Photo: Herbert Shelton

Shelton and his men checked with scrap metal dealers in Portland and local dealers in hopes of identifying the two men, but came up empty-handed. Ganzle and Houston had better luck checking area restaurants. One restaurant waitress recalled waiting on the two men, one of whom had only one arm. She said the two men argued and the one-armed man was doing a lot of sweating. One of them mentioned something about Eugene, she added.

With that slim piece of information, the two lawmen reported to Shelton, who in turn called Lane County Sheriff C.A. Swarts. Swarts told Shelton there was a one-armed man outside of town named Rufe Stults who had a truck matching the description of the truck seen along Cedar Road.

Swarts dispatched two men to Stults farm, but the subject of their visit wasn't home. Stults' wife told them he'd gone to Eugene for groceries and supplies. The two men waited several hours for Stults' return and were just starting to head back to town when they noticed the truck coming up the long driveway. They took Stults into custody for questioning.

The following morning, Shelton and Houston arrived in Eugene to question Stults. Although he had maintained that he and his partner, whom he knew only as "Deafy" had taken a load of scrap metal to Portland, but maintained he dropped his partner off at Albany on the return trip. But under intense questioning by Shelton and Houston, Stults admitted he had killed his partner. He said he was jealous of the kind of attention the blonde was paying "Deafy" (later identified as Alex Harju) and was angry she had given his partner her address where she was staying in Portland.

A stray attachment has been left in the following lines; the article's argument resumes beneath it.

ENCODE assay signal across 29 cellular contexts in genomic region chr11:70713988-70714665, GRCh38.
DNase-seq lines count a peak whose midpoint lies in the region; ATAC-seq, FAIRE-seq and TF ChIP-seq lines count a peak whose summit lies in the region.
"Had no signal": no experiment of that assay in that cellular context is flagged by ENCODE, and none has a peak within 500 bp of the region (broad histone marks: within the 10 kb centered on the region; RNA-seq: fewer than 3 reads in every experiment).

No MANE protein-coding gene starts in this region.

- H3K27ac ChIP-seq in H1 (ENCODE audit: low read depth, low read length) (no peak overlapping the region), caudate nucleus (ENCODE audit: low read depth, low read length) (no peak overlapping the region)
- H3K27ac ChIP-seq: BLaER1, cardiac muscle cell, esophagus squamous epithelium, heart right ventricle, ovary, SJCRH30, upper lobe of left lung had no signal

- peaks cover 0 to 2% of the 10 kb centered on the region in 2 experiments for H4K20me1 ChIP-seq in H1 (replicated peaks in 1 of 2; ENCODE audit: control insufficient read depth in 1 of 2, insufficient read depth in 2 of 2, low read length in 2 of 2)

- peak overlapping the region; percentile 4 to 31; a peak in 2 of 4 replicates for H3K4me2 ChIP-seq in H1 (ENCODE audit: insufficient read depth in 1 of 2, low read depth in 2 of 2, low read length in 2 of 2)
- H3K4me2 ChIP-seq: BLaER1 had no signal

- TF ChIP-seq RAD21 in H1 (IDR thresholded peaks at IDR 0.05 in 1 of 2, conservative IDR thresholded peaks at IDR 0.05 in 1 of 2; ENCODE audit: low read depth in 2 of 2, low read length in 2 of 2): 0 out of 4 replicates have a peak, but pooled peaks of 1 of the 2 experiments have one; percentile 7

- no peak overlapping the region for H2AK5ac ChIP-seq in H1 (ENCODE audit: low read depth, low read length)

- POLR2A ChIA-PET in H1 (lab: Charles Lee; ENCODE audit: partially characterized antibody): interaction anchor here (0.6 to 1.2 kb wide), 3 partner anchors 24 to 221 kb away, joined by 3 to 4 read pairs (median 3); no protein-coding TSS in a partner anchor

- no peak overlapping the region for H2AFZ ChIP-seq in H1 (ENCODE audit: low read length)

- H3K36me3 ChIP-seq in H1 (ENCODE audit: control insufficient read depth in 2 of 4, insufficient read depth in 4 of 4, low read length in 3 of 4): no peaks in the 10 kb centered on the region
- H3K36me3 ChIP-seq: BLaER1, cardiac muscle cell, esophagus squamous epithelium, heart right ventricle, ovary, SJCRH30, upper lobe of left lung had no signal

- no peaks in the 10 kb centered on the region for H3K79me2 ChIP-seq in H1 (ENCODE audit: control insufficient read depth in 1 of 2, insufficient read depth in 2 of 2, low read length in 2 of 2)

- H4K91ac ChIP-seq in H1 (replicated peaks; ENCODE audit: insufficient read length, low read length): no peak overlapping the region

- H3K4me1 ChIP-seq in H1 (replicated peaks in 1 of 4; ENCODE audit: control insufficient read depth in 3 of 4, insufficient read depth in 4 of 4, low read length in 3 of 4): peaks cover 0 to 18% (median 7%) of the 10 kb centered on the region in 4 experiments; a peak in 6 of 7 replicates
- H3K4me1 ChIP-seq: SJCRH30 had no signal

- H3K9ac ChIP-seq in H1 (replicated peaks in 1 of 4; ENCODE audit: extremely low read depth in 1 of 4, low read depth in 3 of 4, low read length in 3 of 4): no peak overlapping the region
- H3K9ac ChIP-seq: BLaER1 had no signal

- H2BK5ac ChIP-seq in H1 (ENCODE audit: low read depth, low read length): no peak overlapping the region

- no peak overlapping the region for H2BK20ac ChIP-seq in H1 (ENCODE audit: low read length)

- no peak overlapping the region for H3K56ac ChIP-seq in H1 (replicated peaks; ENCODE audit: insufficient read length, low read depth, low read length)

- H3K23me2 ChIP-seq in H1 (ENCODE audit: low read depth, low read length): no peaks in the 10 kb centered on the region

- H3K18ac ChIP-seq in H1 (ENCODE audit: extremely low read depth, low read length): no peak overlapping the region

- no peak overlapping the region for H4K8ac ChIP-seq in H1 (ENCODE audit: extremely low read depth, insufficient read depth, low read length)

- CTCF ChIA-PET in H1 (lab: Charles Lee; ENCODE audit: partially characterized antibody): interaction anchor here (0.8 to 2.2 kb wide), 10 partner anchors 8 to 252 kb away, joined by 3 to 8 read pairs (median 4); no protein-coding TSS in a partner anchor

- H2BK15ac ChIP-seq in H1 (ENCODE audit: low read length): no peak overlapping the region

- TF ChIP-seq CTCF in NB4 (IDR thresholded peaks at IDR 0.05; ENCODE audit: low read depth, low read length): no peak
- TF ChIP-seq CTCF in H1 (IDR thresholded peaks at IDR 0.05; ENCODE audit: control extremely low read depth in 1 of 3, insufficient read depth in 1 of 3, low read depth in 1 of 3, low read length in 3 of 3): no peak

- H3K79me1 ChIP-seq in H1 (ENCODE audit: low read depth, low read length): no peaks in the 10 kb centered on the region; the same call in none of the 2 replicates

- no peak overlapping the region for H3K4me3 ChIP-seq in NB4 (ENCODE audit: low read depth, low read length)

Stults also said the victim demanded more money from the scrap metal than he was entitled to. So Stults said the two got into a fist fight and he struck "Deafy" several times with a piece of scrap metal. He put the body into the back of his truck and drove several miles before dumping the corpse into a drainage ditch along Cedar Road.

Linn County District Attorney Harlow Weinrick filed a first-degree murder charge against Stults. Authorities later learned, through fingerprints, that Stults also was convicted of burglary and larceny in Illinois three years earlier. He was paroled in 1938.

Stults was convicted of manslaughter. Circuit Judge L.H. McMahan sentenced him to 10 years in the state penitentiary in Salem.

But the mysterious blonde remained a mystery. Investigators in Portland discovered the girl had not gone to the address in Portland which she had given to Alex "Deafy" Harju when Harju and Stults dropped her off in the Rose City.

Murder Rides the Rails

The murder of Martha Virginia James on Jan. 23, 1943, sounded like something out of a Sherlock Holmes mystery. Here was a beautiful young woman, riding the West Coast Limited train from Seattle to San Diego, alone. Suddenly, a bloodcurdling scream echoes through the sleeper section, and Martha James' body tumbles out of the sleeping berth, her throat slashed.

A coroner's report indicated the victim died of a deep wound to her throat, possibly caused by a sharp instrument such as a razor or a sharp butcher or cutting knife.